The Siamese cat is perhaps the most popular in our culture, such as cartoons and commercials. They are a rare and old breed and are some of the friendliest cats in the world, but how much will a Siamese kitten set you back?
A Siamese kitten costs anywhere from $250 up to $600, depending on the color and breed. Adults Siamese cats who are 100% purebred and championship material will cost up to $1,000. Siamese cats are prone to asthma and hip dysplasia, in addition to cancer and leukemia.
Do you need to go through a breeder to adopt a Siamese kitten? Keep reading to discover more options if you don’t have the money for one.
Why Are Siamese Cats So Expensive?
Compared with the domestic shorthair cat common in many parts of the world, a Siamese cat is a rare breed, comprising less than 10% of the total cat population.
They originated in Siam, which is now Thailand, and have a distinctive dark mask on their faces, with white or tan bodies. The white or light tan coloring is due to a special gene modifier that does not allow color. In other words, Siamese cats are mostly albino, with the face mask exception.
In a Siamese cat, the gene modifier only works when the fur is above a certain temperature, which might explain why their tails and ears are darker because those are the cooler areas of their bodies.
Siamese cats are talkative, and howl rather than mew, and will constantly hang out with you as long as you allow it. Many people will pay a large amount for these cats, as they feel it is worth these rare cats’ cost.
Do Siamese Kittens Cost More Than Adult Cats?
While Siamese kittens cost anywhere between $250 and $1,000, adult Siamese cats up to around two years start at $1,000 and go up from there. Adult Siamese cats that come from championship stock and are of the proper breeding age can command up to $2,000. Normally, kittens cost more than adult cats on average, simply because more people would rather have kittens than adult cats.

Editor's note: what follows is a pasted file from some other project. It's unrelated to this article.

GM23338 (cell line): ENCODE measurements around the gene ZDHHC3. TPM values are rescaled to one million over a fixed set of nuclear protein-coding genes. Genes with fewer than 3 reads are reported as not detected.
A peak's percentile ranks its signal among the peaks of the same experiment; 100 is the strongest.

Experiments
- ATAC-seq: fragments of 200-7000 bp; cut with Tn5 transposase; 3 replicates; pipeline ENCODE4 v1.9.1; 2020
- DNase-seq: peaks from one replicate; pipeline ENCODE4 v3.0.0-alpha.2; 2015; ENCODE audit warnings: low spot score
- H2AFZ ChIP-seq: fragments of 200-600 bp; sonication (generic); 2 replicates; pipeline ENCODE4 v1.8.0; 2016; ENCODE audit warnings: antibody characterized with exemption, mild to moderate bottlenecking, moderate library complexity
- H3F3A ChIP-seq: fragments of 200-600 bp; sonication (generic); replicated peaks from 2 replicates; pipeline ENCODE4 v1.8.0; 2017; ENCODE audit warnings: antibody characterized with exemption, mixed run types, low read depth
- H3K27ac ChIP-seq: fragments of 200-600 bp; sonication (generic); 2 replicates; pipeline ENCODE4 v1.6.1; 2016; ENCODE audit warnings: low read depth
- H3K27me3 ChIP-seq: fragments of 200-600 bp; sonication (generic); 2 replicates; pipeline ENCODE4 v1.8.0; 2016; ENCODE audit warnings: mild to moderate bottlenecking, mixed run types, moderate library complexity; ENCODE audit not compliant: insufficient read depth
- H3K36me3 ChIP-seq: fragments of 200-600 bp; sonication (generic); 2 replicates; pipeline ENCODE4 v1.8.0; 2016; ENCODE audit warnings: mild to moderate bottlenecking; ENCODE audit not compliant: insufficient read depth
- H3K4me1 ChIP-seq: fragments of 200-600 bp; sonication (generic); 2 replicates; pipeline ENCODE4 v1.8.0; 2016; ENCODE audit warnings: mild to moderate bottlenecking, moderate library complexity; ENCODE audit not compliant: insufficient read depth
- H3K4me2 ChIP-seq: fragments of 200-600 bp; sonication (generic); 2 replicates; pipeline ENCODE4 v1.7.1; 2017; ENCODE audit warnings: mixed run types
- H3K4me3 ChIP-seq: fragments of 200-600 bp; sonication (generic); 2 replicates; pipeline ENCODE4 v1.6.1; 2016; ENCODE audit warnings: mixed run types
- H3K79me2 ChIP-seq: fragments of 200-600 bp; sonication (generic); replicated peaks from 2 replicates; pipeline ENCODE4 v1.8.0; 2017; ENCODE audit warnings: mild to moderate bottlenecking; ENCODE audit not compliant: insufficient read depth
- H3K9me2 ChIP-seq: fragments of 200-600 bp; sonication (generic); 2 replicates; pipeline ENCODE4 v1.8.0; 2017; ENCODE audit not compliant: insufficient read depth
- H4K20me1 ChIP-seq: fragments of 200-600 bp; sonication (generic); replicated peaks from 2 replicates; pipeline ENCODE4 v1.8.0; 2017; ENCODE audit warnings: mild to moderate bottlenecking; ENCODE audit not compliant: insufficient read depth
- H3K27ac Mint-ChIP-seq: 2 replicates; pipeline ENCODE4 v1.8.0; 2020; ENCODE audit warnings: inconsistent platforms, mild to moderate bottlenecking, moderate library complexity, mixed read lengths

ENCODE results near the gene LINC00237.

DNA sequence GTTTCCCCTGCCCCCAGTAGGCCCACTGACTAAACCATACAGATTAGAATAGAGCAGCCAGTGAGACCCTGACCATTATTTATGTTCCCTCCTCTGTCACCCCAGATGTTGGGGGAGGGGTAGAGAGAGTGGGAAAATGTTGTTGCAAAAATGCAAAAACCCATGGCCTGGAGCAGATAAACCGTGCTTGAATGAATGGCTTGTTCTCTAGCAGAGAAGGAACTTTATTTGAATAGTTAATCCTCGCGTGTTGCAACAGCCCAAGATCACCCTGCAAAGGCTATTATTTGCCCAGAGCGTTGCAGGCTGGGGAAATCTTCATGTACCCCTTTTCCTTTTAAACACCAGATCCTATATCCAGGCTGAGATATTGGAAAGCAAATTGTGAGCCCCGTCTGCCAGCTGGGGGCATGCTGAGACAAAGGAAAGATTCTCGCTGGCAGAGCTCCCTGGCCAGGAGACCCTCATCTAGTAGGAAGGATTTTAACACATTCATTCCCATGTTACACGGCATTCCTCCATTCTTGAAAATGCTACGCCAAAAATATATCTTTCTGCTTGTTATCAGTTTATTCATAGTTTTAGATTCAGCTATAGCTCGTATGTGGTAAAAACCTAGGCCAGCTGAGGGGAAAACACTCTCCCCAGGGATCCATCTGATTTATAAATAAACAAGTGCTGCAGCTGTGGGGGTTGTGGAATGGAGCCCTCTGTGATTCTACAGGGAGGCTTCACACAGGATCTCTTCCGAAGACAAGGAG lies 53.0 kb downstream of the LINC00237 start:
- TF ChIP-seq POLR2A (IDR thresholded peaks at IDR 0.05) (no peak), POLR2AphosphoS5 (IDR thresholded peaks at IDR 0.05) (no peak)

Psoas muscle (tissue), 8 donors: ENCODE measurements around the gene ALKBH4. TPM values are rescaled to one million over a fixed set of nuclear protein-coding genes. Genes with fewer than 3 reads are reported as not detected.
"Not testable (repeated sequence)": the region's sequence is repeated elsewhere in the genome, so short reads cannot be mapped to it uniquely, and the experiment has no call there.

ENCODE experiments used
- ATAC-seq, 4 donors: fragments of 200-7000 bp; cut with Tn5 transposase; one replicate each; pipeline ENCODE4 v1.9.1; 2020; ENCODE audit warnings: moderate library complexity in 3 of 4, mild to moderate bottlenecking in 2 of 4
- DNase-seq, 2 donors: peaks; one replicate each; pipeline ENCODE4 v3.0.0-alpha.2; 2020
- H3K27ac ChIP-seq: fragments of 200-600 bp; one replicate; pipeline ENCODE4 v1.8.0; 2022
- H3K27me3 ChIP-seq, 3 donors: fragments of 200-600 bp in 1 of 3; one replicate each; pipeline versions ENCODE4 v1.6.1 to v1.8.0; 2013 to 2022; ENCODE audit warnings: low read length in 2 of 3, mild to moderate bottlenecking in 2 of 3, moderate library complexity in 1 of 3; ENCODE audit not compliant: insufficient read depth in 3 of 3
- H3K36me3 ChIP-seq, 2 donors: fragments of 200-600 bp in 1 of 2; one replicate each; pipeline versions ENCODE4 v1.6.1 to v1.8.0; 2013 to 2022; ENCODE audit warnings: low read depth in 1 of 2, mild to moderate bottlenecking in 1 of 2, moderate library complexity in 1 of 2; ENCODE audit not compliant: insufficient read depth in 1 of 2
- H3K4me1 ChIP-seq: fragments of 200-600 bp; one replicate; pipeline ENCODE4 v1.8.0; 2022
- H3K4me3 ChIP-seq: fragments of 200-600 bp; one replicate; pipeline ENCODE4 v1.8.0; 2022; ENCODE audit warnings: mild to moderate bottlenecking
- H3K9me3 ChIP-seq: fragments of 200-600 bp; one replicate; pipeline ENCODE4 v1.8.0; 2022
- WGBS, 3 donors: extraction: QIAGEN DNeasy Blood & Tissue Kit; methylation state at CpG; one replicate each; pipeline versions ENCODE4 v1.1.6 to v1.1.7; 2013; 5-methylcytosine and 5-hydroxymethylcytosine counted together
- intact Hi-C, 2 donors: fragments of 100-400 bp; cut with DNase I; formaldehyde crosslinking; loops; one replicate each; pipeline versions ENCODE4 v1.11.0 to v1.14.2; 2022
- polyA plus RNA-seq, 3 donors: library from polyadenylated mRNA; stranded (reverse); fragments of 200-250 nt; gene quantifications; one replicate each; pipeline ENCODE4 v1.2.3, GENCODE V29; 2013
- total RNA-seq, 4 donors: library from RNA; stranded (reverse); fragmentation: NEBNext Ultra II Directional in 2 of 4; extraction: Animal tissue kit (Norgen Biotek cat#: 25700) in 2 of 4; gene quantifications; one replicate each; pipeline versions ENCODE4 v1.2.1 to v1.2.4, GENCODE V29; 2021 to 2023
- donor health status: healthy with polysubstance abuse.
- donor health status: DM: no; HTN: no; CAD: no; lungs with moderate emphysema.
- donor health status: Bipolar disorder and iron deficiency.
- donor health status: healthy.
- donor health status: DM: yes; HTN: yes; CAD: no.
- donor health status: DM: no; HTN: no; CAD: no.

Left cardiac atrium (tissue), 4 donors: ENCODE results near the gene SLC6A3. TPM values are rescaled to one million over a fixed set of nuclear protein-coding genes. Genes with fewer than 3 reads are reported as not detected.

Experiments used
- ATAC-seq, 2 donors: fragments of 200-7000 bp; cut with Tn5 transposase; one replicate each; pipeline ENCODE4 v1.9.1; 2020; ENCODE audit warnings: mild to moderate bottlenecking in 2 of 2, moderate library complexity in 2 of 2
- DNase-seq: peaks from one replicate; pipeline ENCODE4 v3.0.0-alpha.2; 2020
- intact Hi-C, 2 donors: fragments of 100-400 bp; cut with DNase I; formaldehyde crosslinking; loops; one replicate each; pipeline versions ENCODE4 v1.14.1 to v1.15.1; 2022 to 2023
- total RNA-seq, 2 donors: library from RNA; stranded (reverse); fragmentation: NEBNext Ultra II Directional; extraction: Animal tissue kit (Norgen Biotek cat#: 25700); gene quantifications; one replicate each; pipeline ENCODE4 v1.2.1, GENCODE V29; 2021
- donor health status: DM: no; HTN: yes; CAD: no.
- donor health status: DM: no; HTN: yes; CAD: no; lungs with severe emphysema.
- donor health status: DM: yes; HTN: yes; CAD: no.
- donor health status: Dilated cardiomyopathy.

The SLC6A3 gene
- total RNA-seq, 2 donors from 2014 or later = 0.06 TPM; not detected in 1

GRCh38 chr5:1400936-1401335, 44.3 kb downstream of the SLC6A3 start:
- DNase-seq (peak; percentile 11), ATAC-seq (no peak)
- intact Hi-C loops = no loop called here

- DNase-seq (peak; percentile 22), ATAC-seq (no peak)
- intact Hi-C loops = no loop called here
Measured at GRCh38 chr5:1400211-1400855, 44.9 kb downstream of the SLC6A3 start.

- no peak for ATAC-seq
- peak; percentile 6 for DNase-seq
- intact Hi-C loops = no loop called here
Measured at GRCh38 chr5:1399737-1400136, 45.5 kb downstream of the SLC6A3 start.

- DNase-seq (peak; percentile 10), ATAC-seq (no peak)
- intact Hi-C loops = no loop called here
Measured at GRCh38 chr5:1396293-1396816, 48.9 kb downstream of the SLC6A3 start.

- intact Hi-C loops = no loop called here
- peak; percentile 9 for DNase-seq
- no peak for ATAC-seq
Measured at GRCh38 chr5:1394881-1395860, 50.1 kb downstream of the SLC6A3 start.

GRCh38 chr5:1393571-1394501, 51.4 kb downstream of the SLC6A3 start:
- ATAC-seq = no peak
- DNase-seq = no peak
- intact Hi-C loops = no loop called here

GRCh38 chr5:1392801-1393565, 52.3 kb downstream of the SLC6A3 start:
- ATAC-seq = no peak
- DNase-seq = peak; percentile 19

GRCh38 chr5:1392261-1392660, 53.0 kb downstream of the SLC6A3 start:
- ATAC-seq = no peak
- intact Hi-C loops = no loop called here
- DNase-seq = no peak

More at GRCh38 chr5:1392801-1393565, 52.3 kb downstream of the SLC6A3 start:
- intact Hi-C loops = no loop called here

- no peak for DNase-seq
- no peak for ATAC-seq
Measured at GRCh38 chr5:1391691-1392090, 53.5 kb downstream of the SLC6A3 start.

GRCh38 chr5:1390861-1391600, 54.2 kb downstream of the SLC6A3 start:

At $250 per kitten or higher, it can be a stretch for someone to buy one. However, Siamese cats usually come in pairs as they tend to bond deeply with each other very quickly. One woman tells how she ended up buying two Siamese kittens when she tried to get one.
After researching the best breeder, she and her son went to pick out their kitten. Her son picked out the one he liked the best, so she paid the fee and went to leave. However, their new kitten kept crying in the car, and then she got a phone call from the breeder about how the other kitten kept running back and forth, crying because he missed his brother. The breeder begged this woman to come back and adopt the other kitten.
She said she couldn’t afford a second Siamese kitten, but the breeder was so adamant about her getting the second one that she allowed the woman to pay when she was able and gave her a large discount.
Do Siamese Kittens Cost a Bit More After Adoption?
Once you get your new Siamese kitten home, there are additional costs you need to consider to care for your cat. They need everything that all cats need, including a litter box and good litter, food, water, bowls, toys, and a warm place to sleep.
After paying the adoption and breeder’s fee, you will still need to provide for your new cat’s needs, such as:
- Micro-chipping your new kitten
- Neutering or spaying your kitten
- Getting pet insurance to take care of general pet care, such as vaccinations and well-care check-ups (this is not needed, but it might help you get the proper care for your Siamese kitten)
While you don’t need to do the above items, it will help your cat live the healthiest life it can. Since Siamese cats live well into their 20s, their quality of life can severely go down if they don’t receive the proper medical care.